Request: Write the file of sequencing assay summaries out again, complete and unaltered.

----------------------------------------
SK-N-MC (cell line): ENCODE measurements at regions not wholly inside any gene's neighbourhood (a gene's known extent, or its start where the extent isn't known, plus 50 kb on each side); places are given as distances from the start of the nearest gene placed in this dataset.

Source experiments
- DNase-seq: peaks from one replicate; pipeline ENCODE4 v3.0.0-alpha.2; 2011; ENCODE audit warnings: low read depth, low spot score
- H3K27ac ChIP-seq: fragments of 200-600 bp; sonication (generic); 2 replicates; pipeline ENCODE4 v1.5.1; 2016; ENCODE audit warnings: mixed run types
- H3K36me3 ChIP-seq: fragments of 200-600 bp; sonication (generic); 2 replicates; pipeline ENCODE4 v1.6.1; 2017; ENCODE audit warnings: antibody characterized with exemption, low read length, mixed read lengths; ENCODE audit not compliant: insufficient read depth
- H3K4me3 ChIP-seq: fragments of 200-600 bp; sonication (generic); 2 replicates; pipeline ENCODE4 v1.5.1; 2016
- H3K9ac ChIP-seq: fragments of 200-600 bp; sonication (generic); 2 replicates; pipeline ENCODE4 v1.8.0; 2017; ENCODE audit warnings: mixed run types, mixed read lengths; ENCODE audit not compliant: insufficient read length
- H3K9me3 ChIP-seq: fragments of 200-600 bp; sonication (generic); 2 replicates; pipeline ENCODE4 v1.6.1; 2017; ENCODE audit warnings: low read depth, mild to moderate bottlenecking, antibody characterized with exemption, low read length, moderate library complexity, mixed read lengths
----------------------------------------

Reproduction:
SK-N-MC (cell line): ENCODE measurements at regions not wholly inside any gene's neighbourhood (a gene's known extent, or its start where the extent isn't known, plus 50 kb on each side); places are given as distances from the start of the nearest gene placed in this dataset.

Source experiments
- DNase-seq: peaks from one replicate; pipeline ENCODE4 v3.0.0-alpha.2; 2011; ENCODE audit warnings: low read depth, low spot score
- H3K27ac ChIP-seq: fragments of 200-600 bp; sonication (generic); 2 replicates; pipeline ENCODE4 v1.5.1; 2016; ENCODE audit warnings: mixed run types
- H3K36me3 ChIP-seq: fragments of 200-600 bp; sonication (generic); 2 replicates; pipeline ENCODE4 v1.6.1; 2017; ENCODE audit warnings: antibody characterized with exemption, low read length, mixed read lengths; ENCODE audit not compliant: insufficient read depth
- H3K4me3 ChIP-seq: fragments of 200-600 bp; sonication (generic); 2 replicates; pipeline ENCODE4 v1.5.1; 2016
- H3K9ac ChIP-seq: fragments of 200-600 bp; sonication (generic); 2 replicates; pipeline ENCODE4 v1.8.0; 2017; ENCODE audit warnings: mixed run types, mixed read lengths; ENCODE audit not compliant: insufficient read length
- H3K9me3 ChIP-seq: fragments of 200-600 bp; sonication (generic); 2 replicates; pipeline ENCODE4 v1.6.1; 2017; ENCODE audit warnings: low read depth, mild to moderate bottlenecking, antibody characterized with exemption, low read length, moderate library complexity, mixed read lengths